In July 1946, J. Loy Harrison employed two young African-American couples as sharecroppers on his farm in Walton County, Georgia. They were George W. Dorsey (born November 1917), a veteran of World War II who had been back in the United States less than nine months after having served nearly five years in the Pacific War. He was married to Mae Murray Dorsey (born September 20, 1922), who was then seven months pregnant. The other couple was Roger Malcom (born March 22, 1922) and his wife Dorothy (born July 25, 1926).
On July 11 Roger Malcom had allegedly stabbed Barnette Hester, a white man; Malcom was arrested and held in the county jail in Monroe, Georgia, the county seat. On July 25, Harrison drove Malcom’s wife Dorothy and the Dorseys to Monroe, where he personally posted the $600 bail for Roger Malcom to be freed. At the time, Hester was still hospitalized from his wounds.
Harrison then drove with the two couples back to his farm. At 5:30 p.m. that day, he was forced to stop his car at the bridge between Monroe and Watkinsville, where the road was blocked by a gang of 15 to 20 armed white men. According to Loy Harrison:
“A big man who was dressed mighty proud in a double-breasted brown suit was giving the orders. He pointed to Roger Malcom and said, ‘We want that nigger.’ Then he pointed to George Dorsey, my nigger, and said, ‘We want you, too, Charlie.’ I said, ‘His name ain’t Charlie, he’s George.’ Someone said ‘Keep your damned big mouth shut. This ain’t your party.'”
Silently, Harrison watched. One of the black women identified one of the assailants. The mob took both the women to a big oak tree and tied them beside their husbands. The mob fired three point-blank volleys. The coroner’s estimate counted sixty shots fired at close range. They shot and killed them near Moore’s Ford Bridge spanning the Apalachee River, 60 miles east of Atlanta. After Mae Murray Dorsey was shot, her fetus was cut from her body with a knife.
The lynchings captured national attention and generated outrage. President Harry S. Truman created the President’s Committee on Civil Rights. The Truman administration introduced anti-lynching legislation in Congress, but was unable to get it passed against the opposition of the southern Democratic bloc.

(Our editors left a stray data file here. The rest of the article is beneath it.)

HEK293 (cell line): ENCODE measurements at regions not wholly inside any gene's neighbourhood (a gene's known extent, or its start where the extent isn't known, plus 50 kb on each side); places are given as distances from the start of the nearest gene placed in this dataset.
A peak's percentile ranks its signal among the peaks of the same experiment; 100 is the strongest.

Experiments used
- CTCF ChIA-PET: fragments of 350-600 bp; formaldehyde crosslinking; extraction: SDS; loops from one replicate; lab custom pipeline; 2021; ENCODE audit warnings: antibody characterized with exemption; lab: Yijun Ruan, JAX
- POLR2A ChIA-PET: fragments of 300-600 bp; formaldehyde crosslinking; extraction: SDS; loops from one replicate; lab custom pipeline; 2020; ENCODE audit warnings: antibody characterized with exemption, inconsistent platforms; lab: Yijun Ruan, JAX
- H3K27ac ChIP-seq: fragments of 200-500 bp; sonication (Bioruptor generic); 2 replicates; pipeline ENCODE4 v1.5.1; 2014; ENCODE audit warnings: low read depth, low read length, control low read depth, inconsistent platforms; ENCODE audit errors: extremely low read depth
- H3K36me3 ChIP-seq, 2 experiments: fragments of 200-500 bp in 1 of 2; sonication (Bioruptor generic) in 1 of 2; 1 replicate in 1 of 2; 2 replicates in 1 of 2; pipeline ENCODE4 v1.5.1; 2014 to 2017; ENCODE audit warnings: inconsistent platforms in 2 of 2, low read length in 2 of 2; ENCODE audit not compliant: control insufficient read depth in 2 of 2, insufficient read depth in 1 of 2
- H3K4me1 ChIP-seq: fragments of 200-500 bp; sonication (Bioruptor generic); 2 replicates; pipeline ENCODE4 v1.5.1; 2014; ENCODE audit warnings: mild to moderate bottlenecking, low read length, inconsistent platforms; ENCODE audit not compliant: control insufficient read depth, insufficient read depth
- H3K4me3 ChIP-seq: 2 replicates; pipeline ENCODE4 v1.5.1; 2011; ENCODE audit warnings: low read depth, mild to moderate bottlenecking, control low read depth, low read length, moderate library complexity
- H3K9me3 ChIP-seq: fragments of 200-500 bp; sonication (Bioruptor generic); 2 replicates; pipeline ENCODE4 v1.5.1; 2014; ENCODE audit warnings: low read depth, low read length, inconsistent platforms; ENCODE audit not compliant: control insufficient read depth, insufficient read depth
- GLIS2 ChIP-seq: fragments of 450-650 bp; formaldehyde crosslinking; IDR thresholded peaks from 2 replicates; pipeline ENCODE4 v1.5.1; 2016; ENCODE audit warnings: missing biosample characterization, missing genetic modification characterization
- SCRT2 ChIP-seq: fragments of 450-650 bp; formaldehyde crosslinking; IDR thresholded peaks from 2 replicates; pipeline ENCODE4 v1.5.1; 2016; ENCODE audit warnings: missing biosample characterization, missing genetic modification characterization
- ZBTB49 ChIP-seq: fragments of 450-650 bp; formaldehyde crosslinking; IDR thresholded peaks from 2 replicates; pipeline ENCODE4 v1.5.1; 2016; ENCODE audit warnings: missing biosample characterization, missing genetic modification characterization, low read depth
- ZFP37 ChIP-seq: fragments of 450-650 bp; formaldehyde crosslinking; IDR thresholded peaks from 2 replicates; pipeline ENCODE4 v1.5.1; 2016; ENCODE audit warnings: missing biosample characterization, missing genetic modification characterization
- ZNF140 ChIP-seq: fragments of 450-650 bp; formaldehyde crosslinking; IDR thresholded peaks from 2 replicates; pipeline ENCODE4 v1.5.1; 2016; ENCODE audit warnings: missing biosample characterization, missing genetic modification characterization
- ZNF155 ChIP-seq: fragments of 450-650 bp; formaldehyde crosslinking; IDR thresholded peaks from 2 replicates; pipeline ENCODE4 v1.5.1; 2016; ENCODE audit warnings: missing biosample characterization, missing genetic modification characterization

The Beating of Lamar Howard
At about four o’clock on January 1, 1947, brothers James and Tom Verner walked into the municipal ice house, briefly speaking with plant manager, Will Perry. When the pair walked to where Lamar Howard was sitting, Tom Verner slapped the young man’s cap onto the floor. James asked him, “What did you tell ’em down at Athens?” To which he replied he knew nothing to tell them. They started to attack him. Howard’s employer, Will Perry, allegedly suggested the two “take him out in the back.”
The men continued beating Howard while questioning him. The beating concluded after 10 or 15 minutes with no resistance from Howard, as he feared he would be killed. When the Verners stopped, Howard got to his car and drove home. U.S. Attorney John P. Cowart arrested the Verner brothers and charged them with “unlawfully injuring Golden Lamar Howard because of his having testified before a federal grand jury” and “conspiring to injure” him. The Verners’ $10,000 bonds were signed by H.L. Peters of Walton County, who put up 316 acres (1.28 km2) of land as security.
Verner acknowledged he had beaten Howard until his fists were bloody. His brother testified, as did other witnesses, who stated James Verner committed the crime for which he was charged. Despite the testimony, the jury struggled in deliberation for nearly two hours before rendering a verdict of not guilty.